Fijian Optimism: Tourism Fiji

By Tourism Fiji and  generously shared with Victor Perton and The Centre for Optimism

Fijian Optimism

In the heart of the South Pacific Ocean lies a tropical paradise known for its stunning landscapes, warm hospitality, and unique way of life centred around values that prioritise happiness over material wealth. Fiji, a modern nation with deep-rooted cultural and religious traditions, thrives on the principles of simplicity, connection, and contentment, placing them above the pursuit of money, power, and fame. These values are shown to bring true happiness and optimism, and Fiji is where these values have been developed and maintained over many generations.

The essence of Fiji's optimism is embodied by the Bula spirit and cultural values that contribute to a profound sense of happiness and community.

The Bula Spirit: More Than Just a Greeting

"Bula!" – a word that encapsulates the very soul of Fiji. While often used as a greeting, "Bula" extends far beyond mere words; it embodies a joyful and heartfelt spirit of friendliness, warmth, and genuine connection. Fijians live by this spirit of hospitality, welcoming visitors with traditional songs, dances, and open arms. From the moment you set foot in Fiji, you are embraced as part of the 'vuvale' (family), exemplifying the inclusive nature of the Bula spirit.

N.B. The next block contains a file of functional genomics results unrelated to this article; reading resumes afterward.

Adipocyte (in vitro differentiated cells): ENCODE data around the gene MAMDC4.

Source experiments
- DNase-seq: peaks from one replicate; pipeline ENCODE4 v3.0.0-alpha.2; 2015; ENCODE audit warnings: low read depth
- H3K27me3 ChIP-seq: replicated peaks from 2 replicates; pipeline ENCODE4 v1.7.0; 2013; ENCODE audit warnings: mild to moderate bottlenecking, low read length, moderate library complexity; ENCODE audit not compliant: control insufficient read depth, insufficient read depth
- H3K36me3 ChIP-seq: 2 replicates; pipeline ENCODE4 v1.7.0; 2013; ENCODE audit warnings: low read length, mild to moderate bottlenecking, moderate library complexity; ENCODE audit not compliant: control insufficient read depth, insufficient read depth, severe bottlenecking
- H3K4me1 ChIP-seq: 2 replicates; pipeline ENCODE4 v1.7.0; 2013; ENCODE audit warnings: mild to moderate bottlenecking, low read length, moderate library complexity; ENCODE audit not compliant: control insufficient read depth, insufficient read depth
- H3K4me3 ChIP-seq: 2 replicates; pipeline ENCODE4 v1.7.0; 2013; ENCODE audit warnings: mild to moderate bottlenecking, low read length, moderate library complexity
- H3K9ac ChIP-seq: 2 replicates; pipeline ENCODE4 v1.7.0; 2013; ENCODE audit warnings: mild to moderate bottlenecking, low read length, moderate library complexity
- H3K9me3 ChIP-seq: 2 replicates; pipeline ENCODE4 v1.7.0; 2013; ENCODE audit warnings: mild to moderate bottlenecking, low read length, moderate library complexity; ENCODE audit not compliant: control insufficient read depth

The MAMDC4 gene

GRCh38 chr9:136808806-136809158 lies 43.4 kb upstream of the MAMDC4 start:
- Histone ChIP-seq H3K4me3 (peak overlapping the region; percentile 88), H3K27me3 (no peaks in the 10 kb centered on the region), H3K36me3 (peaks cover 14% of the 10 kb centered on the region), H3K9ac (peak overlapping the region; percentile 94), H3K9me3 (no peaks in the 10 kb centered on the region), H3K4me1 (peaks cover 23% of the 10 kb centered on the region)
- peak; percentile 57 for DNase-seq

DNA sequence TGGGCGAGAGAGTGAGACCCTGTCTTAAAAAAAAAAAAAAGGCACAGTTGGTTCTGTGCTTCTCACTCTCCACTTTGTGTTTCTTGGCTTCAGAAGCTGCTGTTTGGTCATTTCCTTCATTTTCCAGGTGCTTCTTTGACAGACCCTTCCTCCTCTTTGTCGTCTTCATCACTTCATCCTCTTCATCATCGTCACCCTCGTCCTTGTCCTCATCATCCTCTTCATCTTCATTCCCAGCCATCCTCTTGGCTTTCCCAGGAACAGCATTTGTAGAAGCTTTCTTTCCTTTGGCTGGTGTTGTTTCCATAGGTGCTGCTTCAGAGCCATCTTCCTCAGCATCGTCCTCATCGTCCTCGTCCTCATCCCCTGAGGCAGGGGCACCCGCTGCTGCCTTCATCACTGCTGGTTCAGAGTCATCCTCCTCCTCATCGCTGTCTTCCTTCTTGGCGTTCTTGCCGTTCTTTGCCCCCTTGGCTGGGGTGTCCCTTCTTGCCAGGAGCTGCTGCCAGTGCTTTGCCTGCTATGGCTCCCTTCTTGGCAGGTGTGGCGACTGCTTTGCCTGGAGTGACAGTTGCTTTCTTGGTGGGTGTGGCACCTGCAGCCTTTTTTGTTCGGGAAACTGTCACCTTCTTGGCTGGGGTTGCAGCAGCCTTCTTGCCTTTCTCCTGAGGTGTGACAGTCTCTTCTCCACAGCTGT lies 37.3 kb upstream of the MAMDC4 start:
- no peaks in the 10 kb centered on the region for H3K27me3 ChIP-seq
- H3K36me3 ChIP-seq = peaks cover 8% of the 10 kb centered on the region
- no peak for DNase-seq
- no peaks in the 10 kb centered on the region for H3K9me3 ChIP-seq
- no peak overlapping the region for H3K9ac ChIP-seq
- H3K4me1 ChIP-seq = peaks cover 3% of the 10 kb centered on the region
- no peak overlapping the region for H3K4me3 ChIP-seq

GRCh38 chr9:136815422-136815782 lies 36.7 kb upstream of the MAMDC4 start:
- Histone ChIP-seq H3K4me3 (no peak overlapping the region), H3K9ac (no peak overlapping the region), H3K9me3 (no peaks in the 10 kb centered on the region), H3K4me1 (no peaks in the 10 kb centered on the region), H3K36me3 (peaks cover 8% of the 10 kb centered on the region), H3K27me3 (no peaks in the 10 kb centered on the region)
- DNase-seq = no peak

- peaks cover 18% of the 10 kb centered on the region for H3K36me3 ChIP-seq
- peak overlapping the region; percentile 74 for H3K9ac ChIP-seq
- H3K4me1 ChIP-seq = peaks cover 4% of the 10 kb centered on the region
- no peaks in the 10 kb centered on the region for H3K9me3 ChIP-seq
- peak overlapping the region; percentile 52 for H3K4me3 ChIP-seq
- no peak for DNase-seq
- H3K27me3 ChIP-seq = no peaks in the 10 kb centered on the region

Fijian Happiness: A Way of Life

In Fiji, happiness is not an occasional emotion; it's a way of life deeply rooted in cultural practices and values:

  1. Being Connected with Nature: With its year-round warmth and breathtaking natural beauty, Fiji encourages a deep connection with the outdoors, hence the commitment to protecting and sustaining it. Fiji's environment provides a backdrop for happiness to flourish from jungle adventures to serene beaches and vibrant coral reefs.
  2. Laughing Out Loud: Fijians are renowned for their friendliness and sense of humor. Laughter is a universal language, and Fijians use it to foster bonds, relieve stress, and create a sense of unity. Joining in on the fun is a must!
  3. Sharing a Meal: Food holds a special place in Fijian culture. Sharing meals, whether with family or strangers, is a cherished tradition. The act of giving and receiving food fosters a sense of togetherness and community.
  4. Helping Your Community: The concept of 'solesolevaki,' where communities unite for a common cause, is at the heart of Fijian society. Whether building a village footpath or aiding a neighbor after a storm, Fijians exhibit a spirit of selflessness and camaraderie.
  5. Caring for Family: Family bonds run deep in Fiji, with large, extended families providing love and support. Committing to ensuring that no one is left out or lonely creates a strong sense of belonging.
  6. Living Our Values: Cultural and religious values are pivotal in Fijian daily life. The fusion of religious principles with cultural values such as humility, hospitality, and respect fosters harmonious coexistence among diverse groups.
  7. Making Time to Play: While Fijians may have an easygoing demeanour, their athletic prowess, especially in sports like rugby, showcases their competitive spirit. Sport unites the nation, allowing talent and flair to shine.